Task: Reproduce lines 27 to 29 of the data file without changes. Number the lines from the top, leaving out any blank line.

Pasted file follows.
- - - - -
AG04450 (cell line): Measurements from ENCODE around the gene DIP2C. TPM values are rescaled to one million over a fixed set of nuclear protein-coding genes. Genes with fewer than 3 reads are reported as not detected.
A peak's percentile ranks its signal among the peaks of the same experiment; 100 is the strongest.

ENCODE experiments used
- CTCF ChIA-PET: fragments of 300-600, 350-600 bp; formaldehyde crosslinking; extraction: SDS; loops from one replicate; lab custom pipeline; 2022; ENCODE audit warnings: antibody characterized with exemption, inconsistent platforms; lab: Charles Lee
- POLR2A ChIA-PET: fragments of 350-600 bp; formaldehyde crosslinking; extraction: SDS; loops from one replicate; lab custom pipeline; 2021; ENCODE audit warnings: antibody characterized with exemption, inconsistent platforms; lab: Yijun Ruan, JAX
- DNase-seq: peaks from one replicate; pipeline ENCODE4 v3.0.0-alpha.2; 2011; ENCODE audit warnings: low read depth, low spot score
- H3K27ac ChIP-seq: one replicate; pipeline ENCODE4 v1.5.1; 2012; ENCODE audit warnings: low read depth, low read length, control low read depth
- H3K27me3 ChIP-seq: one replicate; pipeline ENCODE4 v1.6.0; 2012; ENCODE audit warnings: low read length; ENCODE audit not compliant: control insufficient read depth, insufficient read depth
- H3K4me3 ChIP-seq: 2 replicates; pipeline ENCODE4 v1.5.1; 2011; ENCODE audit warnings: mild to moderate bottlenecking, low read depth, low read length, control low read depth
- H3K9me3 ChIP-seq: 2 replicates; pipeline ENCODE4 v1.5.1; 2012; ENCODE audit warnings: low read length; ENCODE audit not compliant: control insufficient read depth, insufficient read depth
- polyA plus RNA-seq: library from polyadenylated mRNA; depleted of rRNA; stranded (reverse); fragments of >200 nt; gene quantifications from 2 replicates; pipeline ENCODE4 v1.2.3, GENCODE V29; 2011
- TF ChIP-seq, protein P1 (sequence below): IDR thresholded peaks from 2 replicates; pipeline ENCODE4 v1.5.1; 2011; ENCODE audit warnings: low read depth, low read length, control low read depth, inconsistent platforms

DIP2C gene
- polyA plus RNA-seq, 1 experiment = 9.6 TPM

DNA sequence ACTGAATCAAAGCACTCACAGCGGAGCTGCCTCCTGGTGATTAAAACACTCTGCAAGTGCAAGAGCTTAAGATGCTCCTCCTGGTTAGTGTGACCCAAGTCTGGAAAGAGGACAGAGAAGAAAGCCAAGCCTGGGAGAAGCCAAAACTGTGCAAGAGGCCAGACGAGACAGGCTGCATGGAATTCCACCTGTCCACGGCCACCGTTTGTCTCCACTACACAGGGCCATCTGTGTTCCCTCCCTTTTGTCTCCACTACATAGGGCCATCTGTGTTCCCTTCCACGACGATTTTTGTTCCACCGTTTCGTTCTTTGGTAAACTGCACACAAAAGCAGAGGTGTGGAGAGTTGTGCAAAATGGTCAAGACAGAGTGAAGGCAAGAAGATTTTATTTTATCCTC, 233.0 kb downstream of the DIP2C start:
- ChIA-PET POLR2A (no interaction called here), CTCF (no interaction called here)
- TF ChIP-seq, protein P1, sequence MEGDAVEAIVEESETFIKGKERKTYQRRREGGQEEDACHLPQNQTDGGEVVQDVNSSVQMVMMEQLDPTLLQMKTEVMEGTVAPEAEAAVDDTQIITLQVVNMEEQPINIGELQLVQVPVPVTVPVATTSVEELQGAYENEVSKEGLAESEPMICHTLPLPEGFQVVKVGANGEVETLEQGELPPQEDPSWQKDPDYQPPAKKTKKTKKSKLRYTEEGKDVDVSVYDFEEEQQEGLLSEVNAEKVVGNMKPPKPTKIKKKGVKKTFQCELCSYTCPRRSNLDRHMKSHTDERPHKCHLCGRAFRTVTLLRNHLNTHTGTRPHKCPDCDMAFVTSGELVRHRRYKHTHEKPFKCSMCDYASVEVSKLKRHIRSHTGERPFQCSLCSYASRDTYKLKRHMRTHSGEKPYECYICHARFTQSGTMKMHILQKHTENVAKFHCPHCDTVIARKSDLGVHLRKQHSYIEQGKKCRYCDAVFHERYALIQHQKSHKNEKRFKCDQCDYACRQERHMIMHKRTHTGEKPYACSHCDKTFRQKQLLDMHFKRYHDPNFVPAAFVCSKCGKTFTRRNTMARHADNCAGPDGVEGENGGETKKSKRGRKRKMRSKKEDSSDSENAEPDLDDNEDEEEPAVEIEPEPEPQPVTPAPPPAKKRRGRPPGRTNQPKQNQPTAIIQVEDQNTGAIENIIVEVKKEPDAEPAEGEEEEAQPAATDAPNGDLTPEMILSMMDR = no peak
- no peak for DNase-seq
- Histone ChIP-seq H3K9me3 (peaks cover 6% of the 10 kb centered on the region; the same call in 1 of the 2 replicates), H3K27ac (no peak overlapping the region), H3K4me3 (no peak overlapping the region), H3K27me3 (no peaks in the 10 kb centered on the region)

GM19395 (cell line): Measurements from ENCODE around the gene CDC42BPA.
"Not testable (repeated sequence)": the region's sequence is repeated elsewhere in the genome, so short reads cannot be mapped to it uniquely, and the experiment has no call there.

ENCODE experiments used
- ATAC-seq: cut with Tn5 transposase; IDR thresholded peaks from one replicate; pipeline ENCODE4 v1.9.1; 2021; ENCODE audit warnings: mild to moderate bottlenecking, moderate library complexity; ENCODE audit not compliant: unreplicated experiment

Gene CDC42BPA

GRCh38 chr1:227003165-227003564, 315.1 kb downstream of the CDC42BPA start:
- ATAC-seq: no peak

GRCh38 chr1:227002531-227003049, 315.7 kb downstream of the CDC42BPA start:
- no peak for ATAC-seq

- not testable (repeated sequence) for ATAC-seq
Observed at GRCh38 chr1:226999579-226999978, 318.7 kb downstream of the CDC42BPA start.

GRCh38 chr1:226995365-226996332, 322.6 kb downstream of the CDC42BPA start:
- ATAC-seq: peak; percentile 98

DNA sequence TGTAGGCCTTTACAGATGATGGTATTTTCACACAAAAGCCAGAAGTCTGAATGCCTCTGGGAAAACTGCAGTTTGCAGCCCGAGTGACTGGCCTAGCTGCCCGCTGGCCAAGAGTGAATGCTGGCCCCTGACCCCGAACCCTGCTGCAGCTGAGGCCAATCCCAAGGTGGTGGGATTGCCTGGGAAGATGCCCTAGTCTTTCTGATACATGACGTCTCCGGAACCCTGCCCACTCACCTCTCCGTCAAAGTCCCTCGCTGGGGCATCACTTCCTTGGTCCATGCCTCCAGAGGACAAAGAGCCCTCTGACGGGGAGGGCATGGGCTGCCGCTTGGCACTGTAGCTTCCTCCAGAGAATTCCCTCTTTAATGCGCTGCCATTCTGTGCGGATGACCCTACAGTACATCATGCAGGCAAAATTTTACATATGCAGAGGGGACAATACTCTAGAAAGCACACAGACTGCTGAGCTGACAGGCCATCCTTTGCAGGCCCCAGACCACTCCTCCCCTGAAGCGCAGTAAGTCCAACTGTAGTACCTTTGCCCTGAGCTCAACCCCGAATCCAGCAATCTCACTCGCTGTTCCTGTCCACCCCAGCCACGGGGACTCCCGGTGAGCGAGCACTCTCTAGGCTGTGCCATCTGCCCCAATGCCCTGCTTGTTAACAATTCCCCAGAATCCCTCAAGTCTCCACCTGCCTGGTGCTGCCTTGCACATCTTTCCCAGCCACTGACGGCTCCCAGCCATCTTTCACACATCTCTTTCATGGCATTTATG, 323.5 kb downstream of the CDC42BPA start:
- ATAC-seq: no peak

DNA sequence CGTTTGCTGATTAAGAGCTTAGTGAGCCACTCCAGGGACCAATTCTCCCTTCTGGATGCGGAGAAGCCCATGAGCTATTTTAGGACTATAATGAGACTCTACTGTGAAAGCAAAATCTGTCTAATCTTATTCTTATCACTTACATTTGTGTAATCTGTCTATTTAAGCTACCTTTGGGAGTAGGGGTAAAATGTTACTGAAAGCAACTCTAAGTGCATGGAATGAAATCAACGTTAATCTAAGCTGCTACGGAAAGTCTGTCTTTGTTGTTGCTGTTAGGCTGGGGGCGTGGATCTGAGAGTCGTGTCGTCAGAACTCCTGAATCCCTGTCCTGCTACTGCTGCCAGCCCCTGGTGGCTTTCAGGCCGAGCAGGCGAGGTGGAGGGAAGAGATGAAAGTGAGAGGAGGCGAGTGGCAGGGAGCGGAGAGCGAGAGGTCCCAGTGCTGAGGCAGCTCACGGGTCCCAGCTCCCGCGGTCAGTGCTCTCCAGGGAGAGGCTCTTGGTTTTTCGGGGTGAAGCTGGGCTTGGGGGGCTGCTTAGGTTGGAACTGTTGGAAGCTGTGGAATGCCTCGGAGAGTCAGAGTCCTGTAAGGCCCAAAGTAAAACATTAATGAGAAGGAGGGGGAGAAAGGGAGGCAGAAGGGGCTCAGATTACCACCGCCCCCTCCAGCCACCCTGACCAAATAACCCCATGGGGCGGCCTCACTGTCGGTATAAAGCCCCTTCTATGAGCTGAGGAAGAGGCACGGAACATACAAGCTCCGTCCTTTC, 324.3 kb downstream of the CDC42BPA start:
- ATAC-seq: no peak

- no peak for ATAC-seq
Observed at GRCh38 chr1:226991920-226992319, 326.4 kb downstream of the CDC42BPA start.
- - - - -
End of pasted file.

GRCh38 chr1:227002531-227003049, 315.7 kb downstream of the CDC42BPA start:
- no peak for ATAC-seq

- not testable (repeated sequence) for ATAC-seq